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The red clay of Albany

Delmar resident manages Albany Tennis Center and its unique courts

Albany Tennis Center manager Larry Yakubowski, left, shows John Tomer proper form on a backhand shot Saturday morning at Ridgefield Park. The Delmar resident runs a facility that features the only clay courts in the Capital District.

Albany Tennis Center manager Larry Yakubowski, left, shows John Tomer proper form on a backhand shot Saturday morning at Ridgefield Park. The Delmar resident runs a facility that features the only clay courts in the Capital District. Photo by Rob Jonas.

— Larry Yakubowski is running a hidden gem in the Capital District.

The Delmar resident is the manager and head tennis pro at the Albany Tennis Club – home to the only red clay courts in the region.

“They’re our prized clay courts, and it’s unusual (for this area),” said Yakubowski. “They’re very well maintained, and it’s a very comfortable surface to play on.”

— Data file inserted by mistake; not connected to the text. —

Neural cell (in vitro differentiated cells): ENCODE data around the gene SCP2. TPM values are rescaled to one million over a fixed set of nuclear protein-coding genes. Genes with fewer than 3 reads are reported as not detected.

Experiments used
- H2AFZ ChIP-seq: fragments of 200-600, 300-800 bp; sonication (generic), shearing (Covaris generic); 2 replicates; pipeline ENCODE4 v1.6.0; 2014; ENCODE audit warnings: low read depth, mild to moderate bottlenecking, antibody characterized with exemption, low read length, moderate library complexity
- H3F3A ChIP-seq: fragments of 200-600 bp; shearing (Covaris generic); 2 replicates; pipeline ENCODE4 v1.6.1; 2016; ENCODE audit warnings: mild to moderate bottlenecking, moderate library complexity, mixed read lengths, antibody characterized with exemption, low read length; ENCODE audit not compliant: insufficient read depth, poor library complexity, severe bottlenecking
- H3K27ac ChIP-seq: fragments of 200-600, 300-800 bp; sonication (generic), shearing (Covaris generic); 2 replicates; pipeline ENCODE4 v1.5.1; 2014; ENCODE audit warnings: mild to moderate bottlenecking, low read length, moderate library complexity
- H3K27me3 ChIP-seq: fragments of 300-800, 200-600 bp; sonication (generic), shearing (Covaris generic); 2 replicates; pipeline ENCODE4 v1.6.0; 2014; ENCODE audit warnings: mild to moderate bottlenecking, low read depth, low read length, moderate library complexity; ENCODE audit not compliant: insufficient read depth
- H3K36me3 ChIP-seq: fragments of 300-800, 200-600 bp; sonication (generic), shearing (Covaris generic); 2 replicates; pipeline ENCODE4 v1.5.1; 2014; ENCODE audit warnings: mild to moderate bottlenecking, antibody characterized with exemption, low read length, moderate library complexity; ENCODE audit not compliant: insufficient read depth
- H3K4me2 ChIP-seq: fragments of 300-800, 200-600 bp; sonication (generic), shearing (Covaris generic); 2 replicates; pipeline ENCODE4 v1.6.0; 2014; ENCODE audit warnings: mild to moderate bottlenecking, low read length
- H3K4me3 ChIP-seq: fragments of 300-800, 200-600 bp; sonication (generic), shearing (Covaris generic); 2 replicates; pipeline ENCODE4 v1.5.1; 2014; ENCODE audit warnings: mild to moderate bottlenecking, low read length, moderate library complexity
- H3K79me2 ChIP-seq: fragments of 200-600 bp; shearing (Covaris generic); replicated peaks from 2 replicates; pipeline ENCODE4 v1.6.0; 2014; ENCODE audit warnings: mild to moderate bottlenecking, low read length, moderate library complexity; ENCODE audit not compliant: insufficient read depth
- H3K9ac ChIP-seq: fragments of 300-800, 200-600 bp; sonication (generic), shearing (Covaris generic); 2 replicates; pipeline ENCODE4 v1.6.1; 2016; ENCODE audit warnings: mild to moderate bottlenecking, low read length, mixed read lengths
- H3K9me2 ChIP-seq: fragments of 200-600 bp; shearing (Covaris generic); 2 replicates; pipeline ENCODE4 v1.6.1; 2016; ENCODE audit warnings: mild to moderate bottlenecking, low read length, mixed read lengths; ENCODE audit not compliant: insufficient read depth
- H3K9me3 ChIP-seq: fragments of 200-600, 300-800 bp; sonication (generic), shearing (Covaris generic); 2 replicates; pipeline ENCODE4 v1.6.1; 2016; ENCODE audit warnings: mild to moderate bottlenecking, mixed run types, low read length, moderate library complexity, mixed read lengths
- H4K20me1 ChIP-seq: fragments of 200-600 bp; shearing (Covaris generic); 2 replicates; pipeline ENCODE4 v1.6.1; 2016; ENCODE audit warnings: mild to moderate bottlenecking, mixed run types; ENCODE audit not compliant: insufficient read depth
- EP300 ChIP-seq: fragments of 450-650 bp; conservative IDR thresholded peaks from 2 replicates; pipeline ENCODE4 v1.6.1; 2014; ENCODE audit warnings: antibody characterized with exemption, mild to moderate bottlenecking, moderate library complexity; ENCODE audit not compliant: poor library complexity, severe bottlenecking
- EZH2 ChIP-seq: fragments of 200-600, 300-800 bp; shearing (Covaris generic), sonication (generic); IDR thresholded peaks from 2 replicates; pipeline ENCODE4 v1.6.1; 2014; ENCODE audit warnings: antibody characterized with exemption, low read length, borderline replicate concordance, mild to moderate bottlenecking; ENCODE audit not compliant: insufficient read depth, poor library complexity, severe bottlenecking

Yakubowski has played on the red clay courts in Albany’s Ridgefield Park since the early 1990s and worked as a tennis pro at the club several years ago before taking the manager’s post at the start of 2012.

“I didn’t pursue the job so much as it became available,” said Yakubowski. “I love the club, and I wanted to make sure the club was managed well. And I think I can provide that.”

Yakubowski has been in demand as a tennis coach for the better part of two decades. He started by working with the Bethlehem Parks and Recreation Department, he’s worked with the Troy Racquet Club and he coaches the Doane Stuart tennis program.

“I just love working for the Parks and Recreation Department here and sharing my knowledge with other people in town,” said Yakubowski, who is maintaining his roles in Bethlehem and at Doane Stuart while managing the Albany Tennis Center. He added that he did have to reduce his available days in Bethlehem from two to one per week in order to take the manager’s position in Albany, but he is happy that he can continue his coaching role in town.

Yakubowski’s first goal at the Albany Tennis Center is to increase membership to help off-set the costs of maintaining the eight clay courts in the heart of Albany’s Pine Hills neighborhood.

“The memberships are very important because the clay courts are very expensive to maintain, and we’re a not-for-profit organization,” said Yakubowski.

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